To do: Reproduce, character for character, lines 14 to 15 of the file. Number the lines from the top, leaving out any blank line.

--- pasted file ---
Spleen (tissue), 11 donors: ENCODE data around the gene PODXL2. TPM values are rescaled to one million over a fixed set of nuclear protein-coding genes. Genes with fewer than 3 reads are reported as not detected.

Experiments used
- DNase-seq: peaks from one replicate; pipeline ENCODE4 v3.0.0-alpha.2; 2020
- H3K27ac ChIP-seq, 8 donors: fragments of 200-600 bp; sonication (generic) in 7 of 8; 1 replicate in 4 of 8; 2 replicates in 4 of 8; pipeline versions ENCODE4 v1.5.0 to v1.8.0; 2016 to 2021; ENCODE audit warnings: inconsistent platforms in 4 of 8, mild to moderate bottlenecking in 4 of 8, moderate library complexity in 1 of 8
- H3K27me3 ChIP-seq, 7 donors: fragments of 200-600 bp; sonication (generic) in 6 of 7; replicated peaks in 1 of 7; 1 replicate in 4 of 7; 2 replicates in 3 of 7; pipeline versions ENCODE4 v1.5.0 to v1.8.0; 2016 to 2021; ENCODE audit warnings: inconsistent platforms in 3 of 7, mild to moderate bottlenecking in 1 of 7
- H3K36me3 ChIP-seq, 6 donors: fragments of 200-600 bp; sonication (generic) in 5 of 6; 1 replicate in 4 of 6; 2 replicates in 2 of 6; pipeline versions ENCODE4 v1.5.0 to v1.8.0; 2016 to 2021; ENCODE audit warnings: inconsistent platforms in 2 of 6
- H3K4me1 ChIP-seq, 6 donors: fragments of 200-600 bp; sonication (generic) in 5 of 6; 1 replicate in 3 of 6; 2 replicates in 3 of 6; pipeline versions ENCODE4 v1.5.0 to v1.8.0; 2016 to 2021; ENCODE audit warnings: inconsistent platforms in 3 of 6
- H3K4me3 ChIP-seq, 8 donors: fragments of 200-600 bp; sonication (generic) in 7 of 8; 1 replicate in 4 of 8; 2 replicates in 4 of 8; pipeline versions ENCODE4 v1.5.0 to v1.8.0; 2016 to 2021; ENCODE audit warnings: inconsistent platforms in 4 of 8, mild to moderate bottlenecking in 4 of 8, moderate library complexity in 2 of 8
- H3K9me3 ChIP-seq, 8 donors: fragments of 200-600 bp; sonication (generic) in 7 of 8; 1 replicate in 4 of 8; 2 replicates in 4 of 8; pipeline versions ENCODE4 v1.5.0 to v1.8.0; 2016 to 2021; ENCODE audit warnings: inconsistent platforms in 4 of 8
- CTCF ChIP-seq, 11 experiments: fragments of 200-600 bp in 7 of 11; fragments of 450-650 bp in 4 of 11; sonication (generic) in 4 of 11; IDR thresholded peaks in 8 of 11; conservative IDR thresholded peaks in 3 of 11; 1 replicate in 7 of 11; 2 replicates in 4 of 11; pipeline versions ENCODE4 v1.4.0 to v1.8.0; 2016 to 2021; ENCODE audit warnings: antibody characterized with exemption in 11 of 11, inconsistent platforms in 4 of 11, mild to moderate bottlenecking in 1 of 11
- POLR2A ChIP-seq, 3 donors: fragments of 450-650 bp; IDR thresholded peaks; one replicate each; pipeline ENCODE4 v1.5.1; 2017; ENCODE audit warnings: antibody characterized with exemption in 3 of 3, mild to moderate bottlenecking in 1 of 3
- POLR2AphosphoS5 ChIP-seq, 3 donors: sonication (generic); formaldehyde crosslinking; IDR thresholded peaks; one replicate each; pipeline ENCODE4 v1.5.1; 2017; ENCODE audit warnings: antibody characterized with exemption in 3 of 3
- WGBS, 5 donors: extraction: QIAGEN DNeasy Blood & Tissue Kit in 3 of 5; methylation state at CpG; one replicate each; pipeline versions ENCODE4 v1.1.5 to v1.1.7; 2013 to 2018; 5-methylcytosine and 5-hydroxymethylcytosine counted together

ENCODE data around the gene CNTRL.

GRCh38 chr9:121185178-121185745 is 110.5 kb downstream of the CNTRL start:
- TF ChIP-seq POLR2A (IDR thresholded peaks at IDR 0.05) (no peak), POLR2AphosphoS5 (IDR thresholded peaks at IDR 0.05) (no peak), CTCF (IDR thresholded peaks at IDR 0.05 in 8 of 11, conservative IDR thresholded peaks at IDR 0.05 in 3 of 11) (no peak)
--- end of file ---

ENCODE data around the gene CNTRL.

GRCh38 chr9:121185178-121185745 is 110.5 kb downstream of the CNTRL start: